The HFA was the first significant step taken towards placing an emphasis on mitigating and preparing for disasters; the essence of resilience. It moved away from the traditional disaster management methodology – simply focussed on dealing with the aftermath; response and recovery. The subsequent Sendai Framework built on this and placed an even greater emphasis on mitigation and preparation through disaster risk reduction. It is the Sendai Framework that will shape how we go about disaster management and building resilience up until 2030.

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The seven global targets of the Sendai Framework for Disaster Risk Reduction

In many facets, the Nigerian National Emergency Management Agency (NEMA) is seen to be a regional spearhead in disaster management across West Africa. The scale and scope of the hazards experienced across Africa’s most populous nation are vast – from flooding to oil spills and infectious disease outbreaks to an Islamist insurgency, the demands placed upon NEMA are significant.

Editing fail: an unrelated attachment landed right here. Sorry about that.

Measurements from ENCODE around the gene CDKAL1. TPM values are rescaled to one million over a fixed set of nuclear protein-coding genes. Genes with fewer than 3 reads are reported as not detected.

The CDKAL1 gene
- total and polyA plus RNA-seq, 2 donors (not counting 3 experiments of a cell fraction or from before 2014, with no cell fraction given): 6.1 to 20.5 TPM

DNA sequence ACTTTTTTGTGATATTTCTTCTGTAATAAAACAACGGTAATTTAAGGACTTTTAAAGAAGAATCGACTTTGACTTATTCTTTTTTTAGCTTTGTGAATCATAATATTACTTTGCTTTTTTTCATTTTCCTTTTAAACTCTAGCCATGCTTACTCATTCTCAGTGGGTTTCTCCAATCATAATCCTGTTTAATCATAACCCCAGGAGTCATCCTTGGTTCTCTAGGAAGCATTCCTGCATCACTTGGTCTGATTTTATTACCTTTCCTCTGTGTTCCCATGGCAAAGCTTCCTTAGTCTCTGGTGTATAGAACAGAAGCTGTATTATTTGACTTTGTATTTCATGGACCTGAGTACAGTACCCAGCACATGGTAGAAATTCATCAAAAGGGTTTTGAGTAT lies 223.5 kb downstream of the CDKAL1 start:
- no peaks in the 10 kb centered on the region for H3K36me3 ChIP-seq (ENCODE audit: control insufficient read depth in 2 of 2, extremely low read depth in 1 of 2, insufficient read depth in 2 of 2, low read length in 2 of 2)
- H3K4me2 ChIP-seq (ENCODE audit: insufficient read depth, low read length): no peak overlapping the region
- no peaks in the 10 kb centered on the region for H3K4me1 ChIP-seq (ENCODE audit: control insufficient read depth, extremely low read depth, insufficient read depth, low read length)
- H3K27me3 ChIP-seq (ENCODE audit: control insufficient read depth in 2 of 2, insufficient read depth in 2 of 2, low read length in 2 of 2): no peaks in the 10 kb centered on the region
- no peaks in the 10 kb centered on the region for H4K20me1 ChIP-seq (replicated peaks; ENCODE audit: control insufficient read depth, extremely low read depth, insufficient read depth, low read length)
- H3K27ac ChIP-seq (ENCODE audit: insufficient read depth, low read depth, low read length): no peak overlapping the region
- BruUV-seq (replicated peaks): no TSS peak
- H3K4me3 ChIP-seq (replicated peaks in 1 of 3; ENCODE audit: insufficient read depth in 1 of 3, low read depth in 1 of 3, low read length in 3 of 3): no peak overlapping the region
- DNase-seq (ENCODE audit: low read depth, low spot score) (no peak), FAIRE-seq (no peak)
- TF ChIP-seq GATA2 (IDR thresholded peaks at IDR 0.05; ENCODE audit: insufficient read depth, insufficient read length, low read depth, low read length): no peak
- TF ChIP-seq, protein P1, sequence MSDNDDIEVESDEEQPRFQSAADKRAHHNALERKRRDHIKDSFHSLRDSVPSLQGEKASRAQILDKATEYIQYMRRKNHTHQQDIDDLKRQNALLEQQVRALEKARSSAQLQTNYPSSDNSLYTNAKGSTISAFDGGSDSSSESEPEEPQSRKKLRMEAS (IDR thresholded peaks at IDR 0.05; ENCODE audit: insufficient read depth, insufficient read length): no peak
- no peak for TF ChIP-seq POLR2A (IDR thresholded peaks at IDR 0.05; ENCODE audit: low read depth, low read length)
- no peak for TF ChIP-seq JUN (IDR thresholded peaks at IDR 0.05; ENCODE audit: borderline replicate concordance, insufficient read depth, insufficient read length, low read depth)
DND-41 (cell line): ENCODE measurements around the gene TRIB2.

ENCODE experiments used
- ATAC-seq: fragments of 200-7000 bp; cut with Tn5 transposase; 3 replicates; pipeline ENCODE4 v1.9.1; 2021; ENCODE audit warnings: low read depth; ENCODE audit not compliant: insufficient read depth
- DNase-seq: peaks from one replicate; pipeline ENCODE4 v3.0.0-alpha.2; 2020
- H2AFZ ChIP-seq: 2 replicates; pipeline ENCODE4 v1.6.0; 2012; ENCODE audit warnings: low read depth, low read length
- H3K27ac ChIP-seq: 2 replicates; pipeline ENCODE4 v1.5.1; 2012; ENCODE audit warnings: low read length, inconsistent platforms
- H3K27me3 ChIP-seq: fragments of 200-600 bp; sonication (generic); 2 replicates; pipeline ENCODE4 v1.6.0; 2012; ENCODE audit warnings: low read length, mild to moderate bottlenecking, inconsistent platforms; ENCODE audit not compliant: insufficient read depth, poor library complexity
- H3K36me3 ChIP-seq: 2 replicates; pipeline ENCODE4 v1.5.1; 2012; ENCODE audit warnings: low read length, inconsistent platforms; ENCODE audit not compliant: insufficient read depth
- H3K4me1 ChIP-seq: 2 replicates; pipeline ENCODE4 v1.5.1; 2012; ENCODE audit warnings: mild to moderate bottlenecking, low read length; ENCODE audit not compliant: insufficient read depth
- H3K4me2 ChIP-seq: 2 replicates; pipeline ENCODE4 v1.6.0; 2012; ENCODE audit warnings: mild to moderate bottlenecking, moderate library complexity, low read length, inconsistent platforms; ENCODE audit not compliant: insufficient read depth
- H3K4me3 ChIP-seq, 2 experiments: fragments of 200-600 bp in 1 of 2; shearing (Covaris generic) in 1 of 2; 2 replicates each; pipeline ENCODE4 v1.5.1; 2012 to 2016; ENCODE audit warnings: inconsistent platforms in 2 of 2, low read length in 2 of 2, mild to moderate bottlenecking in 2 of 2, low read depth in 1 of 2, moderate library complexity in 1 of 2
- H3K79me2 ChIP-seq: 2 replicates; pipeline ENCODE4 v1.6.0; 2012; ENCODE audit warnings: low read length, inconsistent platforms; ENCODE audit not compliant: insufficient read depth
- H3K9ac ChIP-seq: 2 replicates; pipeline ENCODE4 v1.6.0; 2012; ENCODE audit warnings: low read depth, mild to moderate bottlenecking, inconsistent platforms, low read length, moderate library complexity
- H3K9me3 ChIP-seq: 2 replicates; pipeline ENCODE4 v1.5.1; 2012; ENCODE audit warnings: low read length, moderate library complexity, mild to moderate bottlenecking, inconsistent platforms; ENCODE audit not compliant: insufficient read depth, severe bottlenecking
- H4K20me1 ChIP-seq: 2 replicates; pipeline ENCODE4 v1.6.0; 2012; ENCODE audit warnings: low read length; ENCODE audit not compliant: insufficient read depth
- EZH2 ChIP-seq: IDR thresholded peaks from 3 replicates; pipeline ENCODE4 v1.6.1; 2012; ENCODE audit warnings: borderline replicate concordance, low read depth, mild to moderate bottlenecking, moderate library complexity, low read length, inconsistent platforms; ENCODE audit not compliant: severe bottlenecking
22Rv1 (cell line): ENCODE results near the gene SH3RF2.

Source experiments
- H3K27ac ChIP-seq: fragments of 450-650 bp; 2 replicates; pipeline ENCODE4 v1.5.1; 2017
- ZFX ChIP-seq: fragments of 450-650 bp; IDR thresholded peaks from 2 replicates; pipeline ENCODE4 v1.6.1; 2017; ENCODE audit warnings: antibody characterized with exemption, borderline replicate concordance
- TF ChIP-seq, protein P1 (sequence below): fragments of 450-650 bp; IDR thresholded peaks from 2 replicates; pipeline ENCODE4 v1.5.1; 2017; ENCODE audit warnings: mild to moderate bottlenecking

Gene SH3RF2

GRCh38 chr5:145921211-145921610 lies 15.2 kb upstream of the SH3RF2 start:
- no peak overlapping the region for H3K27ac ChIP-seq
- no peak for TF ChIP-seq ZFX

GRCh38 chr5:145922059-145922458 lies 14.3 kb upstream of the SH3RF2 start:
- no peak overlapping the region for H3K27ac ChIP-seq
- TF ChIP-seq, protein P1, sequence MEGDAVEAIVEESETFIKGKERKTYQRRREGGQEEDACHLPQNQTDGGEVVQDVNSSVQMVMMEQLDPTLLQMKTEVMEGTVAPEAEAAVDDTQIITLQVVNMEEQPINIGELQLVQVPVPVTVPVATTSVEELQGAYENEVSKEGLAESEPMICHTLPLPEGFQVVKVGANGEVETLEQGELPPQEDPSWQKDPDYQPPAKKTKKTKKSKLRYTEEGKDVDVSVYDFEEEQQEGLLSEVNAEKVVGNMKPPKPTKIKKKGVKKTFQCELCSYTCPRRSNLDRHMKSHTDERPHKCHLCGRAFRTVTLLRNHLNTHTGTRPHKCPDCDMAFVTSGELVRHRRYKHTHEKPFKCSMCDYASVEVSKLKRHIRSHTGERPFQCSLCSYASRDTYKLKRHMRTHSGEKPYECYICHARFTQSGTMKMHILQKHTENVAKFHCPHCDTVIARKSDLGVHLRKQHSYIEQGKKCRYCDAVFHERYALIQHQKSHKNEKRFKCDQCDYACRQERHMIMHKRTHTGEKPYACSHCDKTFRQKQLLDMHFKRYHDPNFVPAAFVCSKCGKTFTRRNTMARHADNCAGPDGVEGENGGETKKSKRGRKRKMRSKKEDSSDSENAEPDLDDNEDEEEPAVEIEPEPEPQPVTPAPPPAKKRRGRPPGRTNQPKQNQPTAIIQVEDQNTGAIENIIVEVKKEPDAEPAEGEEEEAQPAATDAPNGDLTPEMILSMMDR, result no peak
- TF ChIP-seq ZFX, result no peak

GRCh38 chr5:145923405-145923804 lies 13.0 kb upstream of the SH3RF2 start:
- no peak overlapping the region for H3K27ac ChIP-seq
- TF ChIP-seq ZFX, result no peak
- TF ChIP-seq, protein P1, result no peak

The ongoing Afri-Gate project, which is led by the Bournemouth University’s Disaster Management Centre (BUDMC) and supported by RAB Consultants aims to support the growth of disaster risk reduction and resilience across West Africa. Much like my work in Ghana, the initial phase of the project sought to identify where there are challenges for disaster management and disaster managers in Nigeria in their attempts to improve disaster risk reduction.